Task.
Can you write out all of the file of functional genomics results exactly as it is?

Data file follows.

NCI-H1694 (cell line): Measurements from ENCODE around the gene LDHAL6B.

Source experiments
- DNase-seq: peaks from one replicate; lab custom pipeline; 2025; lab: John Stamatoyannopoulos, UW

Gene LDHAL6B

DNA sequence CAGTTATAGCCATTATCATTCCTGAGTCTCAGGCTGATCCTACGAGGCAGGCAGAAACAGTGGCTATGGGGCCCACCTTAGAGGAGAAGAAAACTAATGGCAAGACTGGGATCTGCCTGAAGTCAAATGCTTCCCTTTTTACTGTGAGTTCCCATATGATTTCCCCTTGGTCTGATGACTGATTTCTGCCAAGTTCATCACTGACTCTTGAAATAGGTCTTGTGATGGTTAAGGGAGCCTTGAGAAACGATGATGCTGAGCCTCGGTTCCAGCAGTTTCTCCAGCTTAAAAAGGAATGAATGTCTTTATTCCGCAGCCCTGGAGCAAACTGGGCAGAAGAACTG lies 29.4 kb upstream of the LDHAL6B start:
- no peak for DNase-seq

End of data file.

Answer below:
NCI-H1694 (cell line): Measurements from ENCODE around the gene LDHAL6B.

Source experiments
- DNase-seq: peaks from one replicate; lab custom pipeline; 2025; lab: John Stamatoyannopoulos, UW

Gene LDHAL6B

DNA sequence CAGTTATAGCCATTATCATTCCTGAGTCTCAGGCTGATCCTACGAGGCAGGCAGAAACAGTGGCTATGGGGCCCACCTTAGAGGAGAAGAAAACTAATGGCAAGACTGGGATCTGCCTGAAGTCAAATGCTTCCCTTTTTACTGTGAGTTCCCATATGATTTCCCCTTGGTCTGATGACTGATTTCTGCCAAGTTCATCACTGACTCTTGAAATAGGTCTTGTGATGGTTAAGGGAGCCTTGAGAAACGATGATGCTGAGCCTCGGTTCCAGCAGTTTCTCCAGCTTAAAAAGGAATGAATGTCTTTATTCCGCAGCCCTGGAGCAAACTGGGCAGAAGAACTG lies 29.4 kb upstream of the LDHAL6B start:
- no peak for DNase-seq